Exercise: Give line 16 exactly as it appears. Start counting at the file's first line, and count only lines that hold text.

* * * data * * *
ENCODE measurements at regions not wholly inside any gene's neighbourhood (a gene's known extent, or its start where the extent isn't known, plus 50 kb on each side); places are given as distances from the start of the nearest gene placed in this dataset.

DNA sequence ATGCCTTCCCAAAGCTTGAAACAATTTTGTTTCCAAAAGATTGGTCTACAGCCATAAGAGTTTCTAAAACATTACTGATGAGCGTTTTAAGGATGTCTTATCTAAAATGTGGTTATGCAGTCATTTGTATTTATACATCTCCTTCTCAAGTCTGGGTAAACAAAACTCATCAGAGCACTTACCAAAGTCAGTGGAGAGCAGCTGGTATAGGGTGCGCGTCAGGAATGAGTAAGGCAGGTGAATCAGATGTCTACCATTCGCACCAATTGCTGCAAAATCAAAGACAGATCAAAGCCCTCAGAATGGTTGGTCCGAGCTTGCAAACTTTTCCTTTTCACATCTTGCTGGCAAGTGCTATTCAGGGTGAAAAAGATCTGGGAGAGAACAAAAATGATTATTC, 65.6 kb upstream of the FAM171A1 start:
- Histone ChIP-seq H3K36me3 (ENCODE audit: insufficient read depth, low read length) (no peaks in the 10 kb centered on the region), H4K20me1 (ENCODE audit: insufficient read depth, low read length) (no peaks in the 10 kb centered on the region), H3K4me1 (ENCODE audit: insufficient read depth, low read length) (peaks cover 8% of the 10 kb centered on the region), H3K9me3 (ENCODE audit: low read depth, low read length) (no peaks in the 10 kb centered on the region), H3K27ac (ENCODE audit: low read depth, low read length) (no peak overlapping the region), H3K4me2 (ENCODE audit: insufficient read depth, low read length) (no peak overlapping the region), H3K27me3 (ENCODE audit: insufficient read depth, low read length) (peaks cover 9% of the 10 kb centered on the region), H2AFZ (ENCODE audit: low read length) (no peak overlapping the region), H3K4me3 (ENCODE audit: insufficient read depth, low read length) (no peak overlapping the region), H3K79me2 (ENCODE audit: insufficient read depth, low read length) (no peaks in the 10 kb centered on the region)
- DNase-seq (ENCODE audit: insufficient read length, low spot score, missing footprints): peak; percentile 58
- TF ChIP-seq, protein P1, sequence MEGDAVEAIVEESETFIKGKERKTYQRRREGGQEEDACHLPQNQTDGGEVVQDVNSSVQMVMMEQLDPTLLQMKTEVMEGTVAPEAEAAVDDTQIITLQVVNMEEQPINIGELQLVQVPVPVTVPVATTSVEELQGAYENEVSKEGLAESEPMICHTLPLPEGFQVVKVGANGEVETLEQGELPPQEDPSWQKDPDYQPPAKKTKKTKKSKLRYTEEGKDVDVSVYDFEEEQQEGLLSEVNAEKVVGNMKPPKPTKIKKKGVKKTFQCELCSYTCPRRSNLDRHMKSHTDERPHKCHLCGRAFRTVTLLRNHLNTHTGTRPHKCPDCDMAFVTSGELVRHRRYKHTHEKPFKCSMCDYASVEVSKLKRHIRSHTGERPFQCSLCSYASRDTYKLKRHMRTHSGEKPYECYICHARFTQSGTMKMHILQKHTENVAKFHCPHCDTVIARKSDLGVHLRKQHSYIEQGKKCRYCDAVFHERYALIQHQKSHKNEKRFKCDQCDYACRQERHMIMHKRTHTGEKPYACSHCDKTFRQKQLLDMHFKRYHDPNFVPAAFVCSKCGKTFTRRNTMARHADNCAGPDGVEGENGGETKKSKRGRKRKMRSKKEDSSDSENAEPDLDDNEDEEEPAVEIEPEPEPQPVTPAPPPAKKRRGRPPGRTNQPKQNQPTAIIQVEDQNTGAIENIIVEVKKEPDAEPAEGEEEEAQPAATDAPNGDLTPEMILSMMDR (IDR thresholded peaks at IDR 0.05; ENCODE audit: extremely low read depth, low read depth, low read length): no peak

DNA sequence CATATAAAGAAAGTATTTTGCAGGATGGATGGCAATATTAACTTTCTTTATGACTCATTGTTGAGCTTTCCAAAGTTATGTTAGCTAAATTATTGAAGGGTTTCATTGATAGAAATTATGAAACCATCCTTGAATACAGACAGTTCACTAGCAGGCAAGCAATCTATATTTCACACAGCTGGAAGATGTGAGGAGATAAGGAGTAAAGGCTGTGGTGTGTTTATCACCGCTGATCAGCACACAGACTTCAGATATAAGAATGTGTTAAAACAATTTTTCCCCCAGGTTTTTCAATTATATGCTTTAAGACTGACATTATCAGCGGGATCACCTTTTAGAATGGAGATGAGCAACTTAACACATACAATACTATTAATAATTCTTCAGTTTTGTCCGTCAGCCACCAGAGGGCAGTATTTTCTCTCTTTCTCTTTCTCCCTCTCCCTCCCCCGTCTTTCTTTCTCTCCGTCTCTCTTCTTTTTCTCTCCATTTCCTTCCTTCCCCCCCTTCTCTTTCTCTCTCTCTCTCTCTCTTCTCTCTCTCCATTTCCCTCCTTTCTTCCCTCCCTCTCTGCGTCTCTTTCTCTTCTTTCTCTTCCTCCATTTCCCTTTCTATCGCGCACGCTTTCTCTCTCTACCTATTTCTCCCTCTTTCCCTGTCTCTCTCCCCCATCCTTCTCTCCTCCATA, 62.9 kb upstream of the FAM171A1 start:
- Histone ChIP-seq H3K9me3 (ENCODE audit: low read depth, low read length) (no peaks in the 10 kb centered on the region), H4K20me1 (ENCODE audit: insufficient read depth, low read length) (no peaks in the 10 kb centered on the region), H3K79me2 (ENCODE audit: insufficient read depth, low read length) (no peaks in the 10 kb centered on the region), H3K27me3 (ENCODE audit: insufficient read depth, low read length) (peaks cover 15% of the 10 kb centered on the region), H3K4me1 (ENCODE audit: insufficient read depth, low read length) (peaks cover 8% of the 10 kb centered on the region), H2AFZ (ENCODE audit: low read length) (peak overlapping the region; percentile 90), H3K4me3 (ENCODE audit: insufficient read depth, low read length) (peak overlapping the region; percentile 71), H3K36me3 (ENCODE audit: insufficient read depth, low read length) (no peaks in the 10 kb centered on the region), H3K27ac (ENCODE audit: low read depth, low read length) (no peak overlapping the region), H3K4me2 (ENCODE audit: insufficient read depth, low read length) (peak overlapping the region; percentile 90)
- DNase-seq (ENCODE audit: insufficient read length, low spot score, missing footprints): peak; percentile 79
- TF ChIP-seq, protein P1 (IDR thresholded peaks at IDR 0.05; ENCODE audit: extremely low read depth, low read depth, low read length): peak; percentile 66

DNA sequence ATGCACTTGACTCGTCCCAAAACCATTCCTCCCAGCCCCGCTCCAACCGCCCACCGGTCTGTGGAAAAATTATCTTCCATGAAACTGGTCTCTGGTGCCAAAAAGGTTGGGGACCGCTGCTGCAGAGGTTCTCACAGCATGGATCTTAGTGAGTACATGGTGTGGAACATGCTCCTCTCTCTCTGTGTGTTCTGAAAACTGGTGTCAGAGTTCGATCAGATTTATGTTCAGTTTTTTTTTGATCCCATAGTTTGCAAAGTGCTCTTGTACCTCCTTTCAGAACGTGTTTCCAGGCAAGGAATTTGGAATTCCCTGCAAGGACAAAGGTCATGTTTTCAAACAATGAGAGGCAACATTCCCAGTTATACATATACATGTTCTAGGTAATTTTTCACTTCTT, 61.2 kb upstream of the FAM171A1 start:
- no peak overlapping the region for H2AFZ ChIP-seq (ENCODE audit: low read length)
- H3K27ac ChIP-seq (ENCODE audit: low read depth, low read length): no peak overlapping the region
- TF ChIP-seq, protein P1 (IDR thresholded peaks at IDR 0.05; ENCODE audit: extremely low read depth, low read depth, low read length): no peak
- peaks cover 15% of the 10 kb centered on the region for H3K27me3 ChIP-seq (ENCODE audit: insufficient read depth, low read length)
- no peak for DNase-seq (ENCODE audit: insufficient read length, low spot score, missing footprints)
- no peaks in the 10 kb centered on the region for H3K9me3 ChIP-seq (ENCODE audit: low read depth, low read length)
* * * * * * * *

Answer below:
- no peaks in the 10 kb centered on the region for H3K9me3 ChIP-seq (ENCODE audit: low read depth, low read length)